Indirectly, maybe – but only to the extent that they’re a catalyst for things that can directly help your rankings, like unstructured citations or maybe links.  Facebook activity seems to be a major factor for Bing, though.  I’m sure things like Google +1s and Circles will start counting for more in the near future, but they don’t seem to at the moment.

 

Have you noticed it being easier to rank a new local business in Bing than in Google? Any ideas why?  I am top ranked in Bing but am on page 2 in Google after 4 months.”

I’ve had clients who rank tip-top in Google but not so well in Bing.  The fundamentals are the same (e.g. consistent citations, on-page factors).  But things like Facebook activity and Yelp reviews seem to matter more in Bing.  Overall, I’d say Bing is a little easier, but if you’re ranking well in Bing, you’re probably on the right track with Google.

 

“What is the best way to identify all citations that need to be cleaned up for a given business?”

My favorite cocktail: a combination of the Local Citation Finder, GetListed.org, and my definitive list of local citations.

 

“Beyond a) creating citations, and b) having an optimized webpage and c) getting reviews, what else can be done to improve ranking?”

(1) Get more reviews, on as many sites as you can.  Never stop.

(2) Get citations from sites specific to your industry.

(3) Add as much additional info (e.g. descriptions, photos, etc.) as you can to your listings on those citation sources.

(4) Blog – the right way.

(5) Think of a small (or larger) “local event” you can host.

 

“I’ve found some towns do not return map results for local queries. I believe it’s because of their small size. What do you do in this scenario?”

Don’t neglect your Google+Local page, citations, reviews, etc., but start going more after organic rankings for those search terms that aren’t returning the Google+Local (AKA “maps”) results.

 

“What’s the best way to start cleaning up your citations after you move to a new address?”

Start by fixing your listings on ExpressUpdateUSA.com, LocalEze.com, MyBusinessListingManager.com.  Those take the longest to digest updates, so you’ll want to fix them ASAP.  Then do CitySearch, YP.com, and Yelp (if possible; it’s not always).  Then move on to your other citations, referring to my list, and/or with the aid of Nyagoslav’s excellent guide to citations.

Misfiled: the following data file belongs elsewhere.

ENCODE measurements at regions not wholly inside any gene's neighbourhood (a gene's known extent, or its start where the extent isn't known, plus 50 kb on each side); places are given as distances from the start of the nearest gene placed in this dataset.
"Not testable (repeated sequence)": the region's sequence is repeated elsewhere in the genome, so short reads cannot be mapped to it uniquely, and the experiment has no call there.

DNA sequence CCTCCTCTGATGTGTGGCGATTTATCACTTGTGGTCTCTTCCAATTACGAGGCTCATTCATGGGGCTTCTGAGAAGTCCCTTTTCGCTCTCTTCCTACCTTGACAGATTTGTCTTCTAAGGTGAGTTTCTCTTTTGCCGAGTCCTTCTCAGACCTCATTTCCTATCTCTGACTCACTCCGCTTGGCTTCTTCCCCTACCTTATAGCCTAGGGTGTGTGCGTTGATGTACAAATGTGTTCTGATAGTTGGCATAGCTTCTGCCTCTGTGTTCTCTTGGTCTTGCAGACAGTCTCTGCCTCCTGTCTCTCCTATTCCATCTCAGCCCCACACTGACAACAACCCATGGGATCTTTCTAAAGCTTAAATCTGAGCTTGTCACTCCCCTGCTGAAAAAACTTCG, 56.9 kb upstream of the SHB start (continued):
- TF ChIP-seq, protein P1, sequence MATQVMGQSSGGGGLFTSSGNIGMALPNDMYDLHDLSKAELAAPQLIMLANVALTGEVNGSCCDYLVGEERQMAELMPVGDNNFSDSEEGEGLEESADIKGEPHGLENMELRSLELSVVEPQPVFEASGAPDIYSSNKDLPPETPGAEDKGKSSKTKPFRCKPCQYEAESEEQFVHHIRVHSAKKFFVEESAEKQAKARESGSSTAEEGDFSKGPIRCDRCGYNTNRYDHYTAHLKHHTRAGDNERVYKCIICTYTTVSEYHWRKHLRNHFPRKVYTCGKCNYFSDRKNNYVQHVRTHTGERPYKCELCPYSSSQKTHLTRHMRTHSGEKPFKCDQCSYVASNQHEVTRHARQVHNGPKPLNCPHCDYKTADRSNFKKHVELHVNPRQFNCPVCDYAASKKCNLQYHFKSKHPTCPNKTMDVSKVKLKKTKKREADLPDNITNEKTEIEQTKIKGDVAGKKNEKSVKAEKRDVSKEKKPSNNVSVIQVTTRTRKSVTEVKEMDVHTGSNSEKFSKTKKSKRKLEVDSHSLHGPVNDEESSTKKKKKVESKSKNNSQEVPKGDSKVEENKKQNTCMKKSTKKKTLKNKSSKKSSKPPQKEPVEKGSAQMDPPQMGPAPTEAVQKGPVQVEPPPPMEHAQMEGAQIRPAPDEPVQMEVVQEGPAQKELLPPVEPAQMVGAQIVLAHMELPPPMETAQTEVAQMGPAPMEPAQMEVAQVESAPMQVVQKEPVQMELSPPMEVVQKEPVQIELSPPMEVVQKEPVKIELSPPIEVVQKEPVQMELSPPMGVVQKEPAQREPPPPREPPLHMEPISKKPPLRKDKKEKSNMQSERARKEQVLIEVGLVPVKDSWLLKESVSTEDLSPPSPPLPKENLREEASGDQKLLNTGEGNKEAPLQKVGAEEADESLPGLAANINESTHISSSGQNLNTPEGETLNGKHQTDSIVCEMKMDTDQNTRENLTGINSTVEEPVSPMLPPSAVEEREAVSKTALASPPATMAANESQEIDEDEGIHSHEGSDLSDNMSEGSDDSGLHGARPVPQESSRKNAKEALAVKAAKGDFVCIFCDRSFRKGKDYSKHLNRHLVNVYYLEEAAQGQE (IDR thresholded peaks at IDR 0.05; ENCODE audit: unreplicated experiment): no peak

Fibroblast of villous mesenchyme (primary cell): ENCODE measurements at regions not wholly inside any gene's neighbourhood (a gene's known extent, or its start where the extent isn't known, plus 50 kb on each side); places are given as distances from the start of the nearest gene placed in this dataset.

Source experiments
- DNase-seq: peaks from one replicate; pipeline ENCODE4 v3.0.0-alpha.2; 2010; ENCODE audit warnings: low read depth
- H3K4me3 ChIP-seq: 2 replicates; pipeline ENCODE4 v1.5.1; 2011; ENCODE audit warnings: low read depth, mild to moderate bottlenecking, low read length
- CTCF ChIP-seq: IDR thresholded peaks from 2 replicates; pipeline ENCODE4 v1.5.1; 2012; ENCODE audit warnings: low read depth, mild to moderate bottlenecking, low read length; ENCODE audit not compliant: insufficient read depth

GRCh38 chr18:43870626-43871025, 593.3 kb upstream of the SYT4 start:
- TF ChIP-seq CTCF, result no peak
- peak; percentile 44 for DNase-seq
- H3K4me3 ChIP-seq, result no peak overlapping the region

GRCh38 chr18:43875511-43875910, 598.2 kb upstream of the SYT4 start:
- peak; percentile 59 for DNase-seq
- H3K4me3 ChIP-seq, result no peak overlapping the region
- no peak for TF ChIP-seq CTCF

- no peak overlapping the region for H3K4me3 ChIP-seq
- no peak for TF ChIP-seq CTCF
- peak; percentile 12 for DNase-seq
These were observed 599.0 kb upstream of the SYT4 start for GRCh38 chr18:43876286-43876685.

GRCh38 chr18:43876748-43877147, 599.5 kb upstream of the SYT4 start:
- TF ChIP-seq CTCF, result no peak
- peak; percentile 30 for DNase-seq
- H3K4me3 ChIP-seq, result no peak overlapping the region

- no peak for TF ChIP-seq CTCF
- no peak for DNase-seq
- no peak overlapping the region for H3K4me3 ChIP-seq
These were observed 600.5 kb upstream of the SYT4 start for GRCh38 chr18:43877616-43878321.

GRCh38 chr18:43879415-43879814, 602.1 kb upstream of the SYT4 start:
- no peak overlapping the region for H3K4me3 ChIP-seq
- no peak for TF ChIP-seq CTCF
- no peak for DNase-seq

“Most of my patients live in an adjacent city to where my office is.  I bought a couple domains that include the name of the nearby city that my patients live in, and then I forwarded those domain to my main site.  Can I expect those forwarded domains to rank well in the organic search results in the nearby town?”

No.  This isn’t an approach I’d suggest.  I haven’t seen forwarded domains in the search results recently, so I’m not even sure Google will rank the forwarded domains at all.  (If someone has a definitive answer to this, please chime in!)  But it’s almost certain not to work in a market that’s even a little competitive.  Having a search-term-relevant domain alone just isn’t enough.  Probably your best bet (1) to start doing AdWords, (2) or to create some pages (on any of your domains) that are geared specifically toward patients in that nearby city.

 

“If I’m targeting nearby cities to try to get organic results for my local business, do I need a separate website for each city I want to be visible in?”

No.  You can have separate websites for each city, but in most cases I wouldn’t recommend building them, because it’s hard to do so without being spammy.  You’re probably better off creating unique pages on your current site for each city (see previous question).

 

“What specific steps do you use to determine what is causing your competitor’s website to rank above yours (if it is) in the Google organic results?”